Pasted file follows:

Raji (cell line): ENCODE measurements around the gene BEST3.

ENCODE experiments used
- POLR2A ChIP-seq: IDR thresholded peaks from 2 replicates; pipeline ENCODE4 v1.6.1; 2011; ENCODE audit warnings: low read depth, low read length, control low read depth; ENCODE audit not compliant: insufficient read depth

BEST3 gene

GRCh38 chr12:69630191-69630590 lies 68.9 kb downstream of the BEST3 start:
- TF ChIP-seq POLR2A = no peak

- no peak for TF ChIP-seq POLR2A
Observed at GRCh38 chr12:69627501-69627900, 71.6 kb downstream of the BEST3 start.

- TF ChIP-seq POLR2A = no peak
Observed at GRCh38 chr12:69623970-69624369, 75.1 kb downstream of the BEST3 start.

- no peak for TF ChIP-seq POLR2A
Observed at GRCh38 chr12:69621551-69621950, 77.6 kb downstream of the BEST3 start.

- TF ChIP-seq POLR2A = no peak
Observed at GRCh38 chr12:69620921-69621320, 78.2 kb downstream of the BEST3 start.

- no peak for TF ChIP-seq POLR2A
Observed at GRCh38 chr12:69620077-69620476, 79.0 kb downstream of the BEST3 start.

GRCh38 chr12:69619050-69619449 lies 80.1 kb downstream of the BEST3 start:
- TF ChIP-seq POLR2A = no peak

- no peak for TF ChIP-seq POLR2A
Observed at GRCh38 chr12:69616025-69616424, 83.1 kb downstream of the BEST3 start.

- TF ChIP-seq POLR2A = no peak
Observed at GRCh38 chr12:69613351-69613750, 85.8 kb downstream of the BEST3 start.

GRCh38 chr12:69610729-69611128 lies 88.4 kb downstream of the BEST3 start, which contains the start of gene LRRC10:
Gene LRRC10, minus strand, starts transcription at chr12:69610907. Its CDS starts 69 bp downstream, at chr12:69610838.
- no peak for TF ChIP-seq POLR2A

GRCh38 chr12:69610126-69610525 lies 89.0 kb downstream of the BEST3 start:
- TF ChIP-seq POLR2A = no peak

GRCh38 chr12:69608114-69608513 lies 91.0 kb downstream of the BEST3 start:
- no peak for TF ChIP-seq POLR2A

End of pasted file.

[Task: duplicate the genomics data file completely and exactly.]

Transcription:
Raji (cell line): ENCODE measurements around the gene BEST3.

ENCODE experiments used
- POLR2A ChIP-seq: IDR thresholded peaks from 2 replicates; pipeline ENCODE4 v1.6.1; 2011; ENCODE audit warnings: low read depth, low read length, control low read depth; ENCODE audit not compliant: insufficient read depth

BEST3 gene

GRCh38 chr12:69630191-69630590 lies 68.9 kb downstream of the BEST3 start:
- TF ChIP-seq POLR2A = no peak

- no peak for TF ChIP-seq POLR2A
Observed at GRCh38 chr12:69627501-69627900, 71.6 kb downstream of the BEST3 start.

- TF ChIP-seq POLR2A = no peak
Observed at GRCh38 chr12:69623970-69624369, 75.1 kb downstream of the BEST3 start.

- no peak for TF ChIP-seq POLR2A
Observed at GRCh38 chr12:69621551-69621950, 77.6 kb downstream of the BEST3 start.

- TF ChIP-seq POLR2A = no peak
Observed at GRCh38 chr12:69620921-69621320, 78.2 kb downstream of the BEST3 start.

- no peak for TF ChIP-seq POLR2A
Observed at GRCh38 chr12:69620077-69620476, 79.0 kb downstream of the BEST3 start.

GRCh38 chr12:69619050-69619449 lies 80.1 kb downstream of the BEST3 start:
- TF ChIP-seq POLR2A = no peak

- no peak for TF ChIP-seq POLR2A
Observed at GRCh38 chr12:69616025-69616424, 83.1 kb downstream of the BEST3 start.

- TF ChIP-seq POLR2A = no peak
Observed at GRCh38 chr12:69613351-69613750, 85.8 kb downstream of the BEST3 start.

GRCh38 chr12:69610729-69611128 lies 88.4 kb downstream of the BEST3 start, which contains the start of gene LRRC10:
Gene LRRC10, minus strand, starts transcription at chr12:69610907. Its CDS starts 69 bp downstream, at chr12:69610838.
- no peak for TF ChIP-seq POLR2A

GRCh38 chr12:69610126-69610525 lies 89.0 kb downstream of the BEST3 start:
- TF ChIP-seq POLR2A = no peak

GRCh38 chr12:69608114-69608513 lies 91.0 kb downstream of the BEST3 start:
- no peak for TF ChIP-seq POLR2A